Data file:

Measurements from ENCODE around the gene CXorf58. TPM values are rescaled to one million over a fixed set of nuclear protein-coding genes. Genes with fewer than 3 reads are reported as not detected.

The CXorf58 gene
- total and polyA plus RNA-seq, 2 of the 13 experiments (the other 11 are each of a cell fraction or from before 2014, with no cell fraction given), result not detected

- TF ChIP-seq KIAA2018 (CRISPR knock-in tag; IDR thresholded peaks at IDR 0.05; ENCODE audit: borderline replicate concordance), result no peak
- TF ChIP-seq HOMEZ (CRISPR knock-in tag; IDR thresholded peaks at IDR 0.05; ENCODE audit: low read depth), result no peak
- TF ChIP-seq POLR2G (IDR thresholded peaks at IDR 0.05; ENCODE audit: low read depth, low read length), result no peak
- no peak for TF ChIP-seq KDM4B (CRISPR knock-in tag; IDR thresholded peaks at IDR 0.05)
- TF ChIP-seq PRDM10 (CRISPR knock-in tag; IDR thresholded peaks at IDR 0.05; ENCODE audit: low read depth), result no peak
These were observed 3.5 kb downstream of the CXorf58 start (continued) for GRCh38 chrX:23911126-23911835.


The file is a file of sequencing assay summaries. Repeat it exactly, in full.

Measurements from ENCODE around the gene CXorf58. TPM values are rescaled to one million over a fixed set of nuclear protein-coding genes. Genes with fewer than 3 reads are reported as not detected.

The CXorf58 gene
- total and polyA plus RNA-seq, 2 of the 13 experiments (the other 11 are each of a cell fraction or from before 2014, with no cell fraction given), result not detected

- TF ChIP-seq KIAA2018 (CRISPR knock-in tag; IDR thresholded peaks at IDR 0.05; ENCODE audit: borderline replicate concordance), result no peak
- TF ChIP-seq HOMEZ (CRISPR knock-in tag; IDR thresholded peaks at IDR 0.05; ENCODE audit: low read depth), result no peak
- TF ChIP-seq POLR2G (IDR thresholded peaks at IDR 0.05; ENCODE audit: low read depth, low read length), result no peak
- no peak for TF ChIP-seq KDM4B (CRISPR knock-in tag; IDR thresholded peaks at IDR 0.05)
- TF ChIP-seq PRDM10 (CRISPR knock-in tag; IDR thresholded peaks at IDR 0.05; ENCODE audit: low read depth), result no peak
These were observed 3.5 kb downstream of the CXorf58 start (continued) for GRCh38 chrX:23911126-23911835.